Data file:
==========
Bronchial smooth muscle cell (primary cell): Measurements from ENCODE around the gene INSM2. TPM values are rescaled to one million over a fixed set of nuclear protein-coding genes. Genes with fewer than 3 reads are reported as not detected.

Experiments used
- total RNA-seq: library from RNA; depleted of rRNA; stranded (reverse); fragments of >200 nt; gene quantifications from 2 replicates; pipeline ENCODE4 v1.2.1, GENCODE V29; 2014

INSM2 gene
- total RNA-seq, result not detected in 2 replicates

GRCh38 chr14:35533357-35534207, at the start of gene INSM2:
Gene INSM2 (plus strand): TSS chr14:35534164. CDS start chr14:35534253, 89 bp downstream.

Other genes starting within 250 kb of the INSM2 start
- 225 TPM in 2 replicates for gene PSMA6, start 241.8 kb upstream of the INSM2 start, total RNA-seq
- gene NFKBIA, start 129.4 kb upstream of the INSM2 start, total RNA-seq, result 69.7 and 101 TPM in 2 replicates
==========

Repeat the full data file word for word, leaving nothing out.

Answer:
Bronchial smooth muscle cell (primary cell): Measurements from ENCODE around the gene INSM2. TPM values are rescaled to one million over a fixed set of nuclear protein-coding genes. Genes with fewer than 3 reads are reported as not detected.

Experiments used
- total RNA-seq: library from RNA; depleted of rRNA; stranded (reverse); fragments of >200 nt; gene quantifications from 2 replicates; pipeline ENCODE4 v1.2.1, GENCODE V29; 2014

INSM2 gene
- total RNA-seq, result not detected in 2 replicates

GRCh38 chr14:35533357-35534207, at the start of gene INSM2:
Gene INSM2 (plus strand): TSS chr14:35534164. CDS start chr14:35534253, 89 bp downstream.

Other genes starting within 250 kb of the INSM2 start
- 225 TPM in 2 replicates for gene PSMA6, start 241.8 kb upstream of the INSM2 start, total RNA-seq
- gene NFKBIA, start 129.4 kb upstream of the INSM2 start, total RNA-seq, result 69.7 and 101 TPM in 2 replicates